Who Invented The Countdown?
Answer: A Filmmaker
It would be easy to assume that the countdown came in with the space race or perhaps the tradition of dropping the New Year’s Eve Ball in Times Square, but we have a movie maker to thank for introducing the world to the countdown.
In his 1929 work Frau im Mond (Woman in the Moon)—one of the first sci-fi films—filmmaker Fritz Lang wanted to add a little extra suspense to the rocket launch sequence in the movie. Rather than count from one to ten seconds to mark the launch of the rocket, he used a reverse count—the countdown—to move from ten seconds down to one. The simple reversal proved to be a hit and soon the reverse countdown was in use for everything from actual rocket tests to radio publicity events.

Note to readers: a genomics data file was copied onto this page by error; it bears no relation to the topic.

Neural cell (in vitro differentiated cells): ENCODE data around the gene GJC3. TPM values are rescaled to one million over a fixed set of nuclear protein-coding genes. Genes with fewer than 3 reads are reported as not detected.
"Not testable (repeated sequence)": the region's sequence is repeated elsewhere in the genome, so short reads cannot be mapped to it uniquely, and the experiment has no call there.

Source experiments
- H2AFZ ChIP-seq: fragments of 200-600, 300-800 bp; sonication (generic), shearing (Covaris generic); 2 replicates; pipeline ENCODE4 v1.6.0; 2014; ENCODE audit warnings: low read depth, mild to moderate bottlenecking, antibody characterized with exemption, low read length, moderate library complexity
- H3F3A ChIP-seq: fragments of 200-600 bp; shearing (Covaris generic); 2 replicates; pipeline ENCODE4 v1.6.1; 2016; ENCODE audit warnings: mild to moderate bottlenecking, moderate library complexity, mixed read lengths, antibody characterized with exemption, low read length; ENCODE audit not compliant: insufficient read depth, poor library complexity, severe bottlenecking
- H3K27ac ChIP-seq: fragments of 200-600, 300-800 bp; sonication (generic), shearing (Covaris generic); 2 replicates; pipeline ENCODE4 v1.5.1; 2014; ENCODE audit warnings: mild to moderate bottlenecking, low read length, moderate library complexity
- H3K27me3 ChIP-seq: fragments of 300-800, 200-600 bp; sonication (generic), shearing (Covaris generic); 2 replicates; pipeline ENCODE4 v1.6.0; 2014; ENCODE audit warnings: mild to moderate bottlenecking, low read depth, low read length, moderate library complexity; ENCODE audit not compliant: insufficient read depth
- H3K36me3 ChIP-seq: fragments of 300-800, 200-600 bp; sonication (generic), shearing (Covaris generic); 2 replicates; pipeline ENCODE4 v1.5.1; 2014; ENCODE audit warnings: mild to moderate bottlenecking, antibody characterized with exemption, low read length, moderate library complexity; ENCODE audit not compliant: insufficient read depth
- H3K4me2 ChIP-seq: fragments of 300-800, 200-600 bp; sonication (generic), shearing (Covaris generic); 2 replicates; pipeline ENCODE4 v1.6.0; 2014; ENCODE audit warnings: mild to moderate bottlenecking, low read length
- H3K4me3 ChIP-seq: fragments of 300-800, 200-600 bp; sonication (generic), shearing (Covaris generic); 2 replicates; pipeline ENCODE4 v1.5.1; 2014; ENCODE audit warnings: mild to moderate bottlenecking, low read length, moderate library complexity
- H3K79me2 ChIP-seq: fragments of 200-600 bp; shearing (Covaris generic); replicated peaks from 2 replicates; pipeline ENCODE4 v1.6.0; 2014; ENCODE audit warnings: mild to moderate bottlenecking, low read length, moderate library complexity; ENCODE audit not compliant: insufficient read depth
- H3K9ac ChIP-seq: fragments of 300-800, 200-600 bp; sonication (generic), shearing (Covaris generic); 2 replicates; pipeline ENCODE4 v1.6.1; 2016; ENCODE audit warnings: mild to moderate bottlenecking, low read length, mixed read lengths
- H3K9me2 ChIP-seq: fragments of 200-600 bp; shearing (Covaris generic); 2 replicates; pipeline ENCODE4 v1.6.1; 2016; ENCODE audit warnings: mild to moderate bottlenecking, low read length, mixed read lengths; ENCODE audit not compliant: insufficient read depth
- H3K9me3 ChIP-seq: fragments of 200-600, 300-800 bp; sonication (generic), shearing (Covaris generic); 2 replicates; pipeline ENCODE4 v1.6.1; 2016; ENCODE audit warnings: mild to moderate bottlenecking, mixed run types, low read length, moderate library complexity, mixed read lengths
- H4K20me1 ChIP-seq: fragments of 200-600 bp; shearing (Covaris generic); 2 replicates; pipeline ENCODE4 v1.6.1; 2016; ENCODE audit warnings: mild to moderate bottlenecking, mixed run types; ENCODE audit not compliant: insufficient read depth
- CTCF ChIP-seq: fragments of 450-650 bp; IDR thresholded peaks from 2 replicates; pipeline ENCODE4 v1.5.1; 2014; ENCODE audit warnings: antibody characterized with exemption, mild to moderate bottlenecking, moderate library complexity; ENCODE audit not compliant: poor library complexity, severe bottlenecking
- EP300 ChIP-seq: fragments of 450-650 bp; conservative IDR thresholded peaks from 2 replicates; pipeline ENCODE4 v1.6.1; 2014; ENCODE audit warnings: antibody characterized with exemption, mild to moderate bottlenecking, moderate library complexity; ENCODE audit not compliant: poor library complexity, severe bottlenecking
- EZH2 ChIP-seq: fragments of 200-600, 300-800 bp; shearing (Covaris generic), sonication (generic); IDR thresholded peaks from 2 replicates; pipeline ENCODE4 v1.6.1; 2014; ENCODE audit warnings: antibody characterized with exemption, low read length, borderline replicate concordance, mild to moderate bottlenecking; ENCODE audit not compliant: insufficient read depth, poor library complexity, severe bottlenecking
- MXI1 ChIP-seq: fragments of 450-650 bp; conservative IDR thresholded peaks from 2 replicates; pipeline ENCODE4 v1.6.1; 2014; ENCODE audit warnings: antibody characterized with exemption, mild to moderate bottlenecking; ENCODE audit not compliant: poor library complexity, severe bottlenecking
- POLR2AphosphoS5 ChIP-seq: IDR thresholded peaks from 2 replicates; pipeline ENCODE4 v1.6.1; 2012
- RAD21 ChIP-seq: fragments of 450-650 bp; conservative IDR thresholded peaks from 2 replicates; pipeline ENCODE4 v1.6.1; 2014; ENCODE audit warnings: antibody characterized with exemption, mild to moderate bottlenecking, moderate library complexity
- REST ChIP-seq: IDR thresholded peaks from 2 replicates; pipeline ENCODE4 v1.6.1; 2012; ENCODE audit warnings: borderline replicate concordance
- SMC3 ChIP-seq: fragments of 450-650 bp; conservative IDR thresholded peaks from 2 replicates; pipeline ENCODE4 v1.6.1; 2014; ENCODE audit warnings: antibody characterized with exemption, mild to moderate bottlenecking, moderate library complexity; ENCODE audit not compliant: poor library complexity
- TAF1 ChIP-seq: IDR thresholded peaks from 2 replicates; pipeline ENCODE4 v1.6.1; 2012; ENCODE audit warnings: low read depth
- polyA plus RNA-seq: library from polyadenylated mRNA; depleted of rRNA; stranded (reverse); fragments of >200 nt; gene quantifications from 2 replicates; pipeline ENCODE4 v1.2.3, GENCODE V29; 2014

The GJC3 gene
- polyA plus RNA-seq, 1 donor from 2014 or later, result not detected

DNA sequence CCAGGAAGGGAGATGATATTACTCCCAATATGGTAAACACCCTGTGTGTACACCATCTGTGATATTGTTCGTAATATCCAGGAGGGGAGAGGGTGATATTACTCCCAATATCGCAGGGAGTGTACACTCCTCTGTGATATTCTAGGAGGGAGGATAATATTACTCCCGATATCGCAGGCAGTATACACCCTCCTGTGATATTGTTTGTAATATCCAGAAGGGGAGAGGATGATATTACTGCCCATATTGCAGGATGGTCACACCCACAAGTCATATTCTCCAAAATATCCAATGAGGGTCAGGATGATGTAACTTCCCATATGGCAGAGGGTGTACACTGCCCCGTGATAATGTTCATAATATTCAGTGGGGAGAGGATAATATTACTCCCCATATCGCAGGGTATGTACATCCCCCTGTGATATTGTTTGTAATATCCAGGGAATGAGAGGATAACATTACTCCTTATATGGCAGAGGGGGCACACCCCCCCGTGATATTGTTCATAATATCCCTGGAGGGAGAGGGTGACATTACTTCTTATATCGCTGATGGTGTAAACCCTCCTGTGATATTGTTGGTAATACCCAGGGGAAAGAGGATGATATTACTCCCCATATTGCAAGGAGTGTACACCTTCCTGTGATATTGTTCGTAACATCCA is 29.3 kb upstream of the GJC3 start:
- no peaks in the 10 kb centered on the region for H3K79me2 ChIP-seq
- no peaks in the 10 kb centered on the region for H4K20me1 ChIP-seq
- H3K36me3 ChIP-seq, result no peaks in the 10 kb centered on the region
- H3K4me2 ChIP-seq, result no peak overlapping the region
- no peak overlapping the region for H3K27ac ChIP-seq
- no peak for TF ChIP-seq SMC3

What’s particularly interesting about the film is that it not only introduced the countdown but, due to how closely Lang consulted with actual scientists while producing the film, it proved very prescient. Many of the features that would appear in actual spacecraft made an appearance in his work. The rocket in the film had multiple stages, for example, and the rocket interior had foot straps for the astronauts to hook their feet into to avoid floating around.
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